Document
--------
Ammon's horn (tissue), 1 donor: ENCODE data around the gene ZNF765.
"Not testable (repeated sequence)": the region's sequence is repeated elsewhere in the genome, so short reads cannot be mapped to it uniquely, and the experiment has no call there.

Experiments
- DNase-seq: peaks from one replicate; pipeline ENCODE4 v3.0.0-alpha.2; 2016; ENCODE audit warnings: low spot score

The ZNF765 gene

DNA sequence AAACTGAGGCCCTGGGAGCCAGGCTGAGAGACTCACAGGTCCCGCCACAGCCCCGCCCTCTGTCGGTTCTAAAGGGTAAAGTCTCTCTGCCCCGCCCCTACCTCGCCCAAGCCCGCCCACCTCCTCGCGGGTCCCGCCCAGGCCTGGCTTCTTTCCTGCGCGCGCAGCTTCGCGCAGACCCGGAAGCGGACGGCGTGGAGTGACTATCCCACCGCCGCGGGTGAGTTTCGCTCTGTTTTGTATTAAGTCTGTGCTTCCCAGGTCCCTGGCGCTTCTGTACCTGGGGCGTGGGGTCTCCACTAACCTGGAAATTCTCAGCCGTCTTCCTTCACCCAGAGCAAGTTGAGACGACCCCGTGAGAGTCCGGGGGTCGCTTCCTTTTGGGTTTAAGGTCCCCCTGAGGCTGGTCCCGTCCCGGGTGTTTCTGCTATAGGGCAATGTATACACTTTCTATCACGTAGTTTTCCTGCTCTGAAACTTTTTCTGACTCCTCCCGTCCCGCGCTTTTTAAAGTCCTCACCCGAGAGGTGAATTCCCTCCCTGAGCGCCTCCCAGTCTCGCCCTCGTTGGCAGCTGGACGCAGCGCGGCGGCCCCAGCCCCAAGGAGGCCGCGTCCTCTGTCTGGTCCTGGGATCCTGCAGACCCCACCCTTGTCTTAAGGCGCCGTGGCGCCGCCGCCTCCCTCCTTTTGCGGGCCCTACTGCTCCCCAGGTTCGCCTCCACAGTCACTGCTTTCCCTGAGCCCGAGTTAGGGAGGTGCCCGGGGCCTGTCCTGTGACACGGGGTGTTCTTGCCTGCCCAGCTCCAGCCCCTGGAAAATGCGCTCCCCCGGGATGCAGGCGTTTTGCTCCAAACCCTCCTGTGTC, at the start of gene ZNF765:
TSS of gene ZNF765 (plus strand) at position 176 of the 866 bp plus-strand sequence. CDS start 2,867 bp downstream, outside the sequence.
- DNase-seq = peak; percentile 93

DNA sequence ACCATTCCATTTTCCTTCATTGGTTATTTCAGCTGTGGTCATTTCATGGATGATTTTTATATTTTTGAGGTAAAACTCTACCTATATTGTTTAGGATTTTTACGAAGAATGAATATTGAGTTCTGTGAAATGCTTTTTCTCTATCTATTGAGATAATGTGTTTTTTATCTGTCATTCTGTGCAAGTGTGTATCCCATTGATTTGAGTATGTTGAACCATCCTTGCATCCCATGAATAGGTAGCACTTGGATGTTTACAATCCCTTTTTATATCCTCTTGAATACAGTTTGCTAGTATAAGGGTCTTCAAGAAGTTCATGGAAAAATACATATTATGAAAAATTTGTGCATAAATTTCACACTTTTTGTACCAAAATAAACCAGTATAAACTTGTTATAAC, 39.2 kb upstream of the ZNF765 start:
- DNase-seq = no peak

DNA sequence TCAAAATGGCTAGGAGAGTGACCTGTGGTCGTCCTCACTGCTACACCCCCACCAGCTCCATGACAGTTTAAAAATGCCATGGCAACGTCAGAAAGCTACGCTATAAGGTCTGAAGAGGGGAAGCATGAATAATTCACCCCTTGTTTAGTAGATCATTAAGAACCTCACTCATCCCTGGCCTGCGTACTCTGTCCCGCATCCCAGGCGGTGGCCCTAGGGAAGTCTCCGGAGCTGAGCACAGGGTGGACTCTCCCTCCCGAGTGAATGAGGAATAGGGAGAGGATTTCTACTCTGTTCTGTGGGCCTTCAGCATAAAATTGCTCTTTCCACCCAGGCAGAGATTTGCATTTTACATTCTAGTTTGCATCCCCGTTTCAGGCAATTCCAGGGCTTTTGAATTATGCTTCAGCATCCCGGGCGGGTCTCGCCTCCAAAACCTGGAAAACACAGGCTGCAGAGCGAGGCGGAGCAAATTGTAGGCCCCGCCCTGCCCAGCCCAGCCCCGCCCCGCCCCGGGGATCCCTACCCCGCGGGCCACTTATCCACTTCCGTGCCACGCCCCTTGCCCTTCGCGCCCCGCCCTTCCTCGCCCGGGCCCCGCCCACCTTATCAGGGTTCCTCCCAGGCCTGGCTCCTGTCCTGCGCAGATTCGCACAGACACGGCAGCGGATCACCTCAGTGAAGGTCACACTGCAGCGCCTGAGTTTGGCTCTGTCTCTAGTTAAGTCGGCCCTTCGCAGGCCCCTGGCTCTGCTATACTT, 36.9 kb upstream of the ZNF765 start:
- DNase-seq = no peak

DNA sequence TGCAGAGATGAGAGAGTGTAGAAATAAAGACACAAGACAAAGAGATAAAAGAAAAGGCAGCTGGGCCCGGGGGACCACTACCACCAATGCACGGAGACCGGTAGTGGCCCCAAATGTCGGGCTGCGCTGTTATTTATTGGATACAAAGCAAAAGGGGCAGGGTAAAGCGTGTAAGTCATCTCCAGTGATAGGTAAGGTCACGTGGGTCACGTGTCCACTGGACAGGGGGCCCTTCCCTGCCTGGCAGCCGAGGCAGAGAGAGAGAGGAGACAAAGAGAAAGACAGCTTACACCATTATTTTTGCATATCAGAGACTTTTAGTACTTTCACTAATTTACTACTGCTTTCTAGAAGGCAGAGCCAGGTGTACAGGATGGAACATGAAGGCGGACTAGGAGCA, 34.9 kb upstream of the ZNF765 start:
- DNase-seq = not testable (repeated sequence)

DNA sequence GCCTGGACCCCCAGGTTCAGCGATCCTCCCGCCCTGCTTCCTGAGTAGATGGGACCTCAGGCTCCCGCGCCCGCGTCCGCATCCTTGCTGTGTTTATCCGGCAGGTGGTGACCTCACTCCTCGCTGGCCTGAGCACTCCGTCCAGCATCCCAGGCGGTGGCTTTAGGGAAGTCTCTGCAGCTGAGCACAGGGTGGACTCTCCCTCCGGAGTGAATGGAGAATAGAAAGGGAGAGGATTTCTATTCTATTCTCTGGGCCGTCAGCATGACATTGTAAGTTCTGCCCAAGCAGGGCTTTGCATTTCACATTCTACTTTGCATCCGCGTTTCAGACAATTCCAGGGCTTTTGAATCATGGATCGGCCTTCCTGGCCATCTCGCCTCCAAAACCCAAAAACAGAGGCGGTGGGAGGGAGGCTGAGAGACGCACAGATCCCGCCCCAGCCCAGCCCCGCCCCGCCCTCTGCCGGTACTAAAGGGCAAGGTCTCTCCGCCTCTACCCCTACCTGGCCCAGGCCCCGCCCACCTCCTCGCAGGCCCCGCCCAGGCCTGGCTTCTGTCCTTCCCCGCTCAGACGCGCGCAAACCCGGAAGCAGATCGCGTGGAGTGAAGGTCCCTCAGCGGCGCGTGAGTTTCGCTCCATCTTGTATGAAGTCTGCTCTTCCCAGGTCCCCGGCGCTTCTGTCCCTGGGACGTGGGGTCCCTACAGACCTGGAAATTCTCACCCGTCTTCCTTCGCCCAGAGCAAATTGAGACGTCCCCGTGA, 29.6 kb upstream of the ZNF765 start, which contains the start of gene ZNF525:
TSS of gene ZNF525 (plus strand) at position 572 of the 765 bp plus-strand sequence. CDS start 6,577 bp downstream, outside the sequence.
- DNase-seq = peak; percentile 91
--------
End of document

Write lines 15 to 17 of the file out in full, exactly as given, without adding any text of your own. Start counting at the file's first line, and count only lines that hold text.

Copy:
DNA sequence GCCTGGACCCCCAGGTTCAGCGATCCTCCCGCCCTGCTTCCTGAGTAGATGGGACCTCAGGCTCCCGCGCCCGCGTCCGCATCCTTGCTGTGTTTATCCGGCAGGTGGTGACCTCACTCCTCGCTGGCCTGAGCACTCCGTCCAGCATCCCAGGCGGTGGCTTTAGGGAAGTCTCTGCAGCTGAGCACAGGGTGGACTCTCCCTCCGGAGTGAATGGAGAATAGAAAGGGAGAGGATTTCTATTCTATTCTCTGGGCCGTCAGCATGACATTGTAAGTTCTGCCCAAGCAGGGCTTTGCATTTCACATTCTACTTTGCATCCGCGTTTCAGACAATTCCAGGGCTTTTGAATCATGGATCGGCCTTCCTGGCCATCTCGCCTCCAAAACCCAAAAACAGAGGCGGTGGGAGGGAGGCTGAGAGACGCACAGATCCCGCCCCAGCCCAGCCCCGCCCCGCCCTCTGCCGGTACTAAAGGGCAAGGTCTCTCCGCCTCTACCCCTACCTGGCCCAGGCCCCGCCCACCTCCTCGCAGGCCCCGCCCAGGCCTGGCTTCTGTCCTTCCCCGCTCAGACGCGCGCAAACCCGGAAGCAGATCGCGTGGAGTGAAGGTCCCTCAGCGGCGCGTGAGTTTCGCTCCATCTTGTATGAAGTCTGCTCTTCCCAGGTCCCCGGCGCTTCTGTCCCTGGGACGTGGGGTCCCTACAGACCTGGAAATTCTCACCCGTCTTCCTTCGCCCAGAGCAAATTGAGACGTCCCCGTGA, 29.6 kb upstream of the ZNF765 start, which contains the start of gene ZNF525:
TSS of gene ZNF525 (plus strand) at position 572 of the 765 bp plus-strand sequence. CDS start 6,577 bp downstream, outside the sequence.
- DNase-seq = peak; percentile 91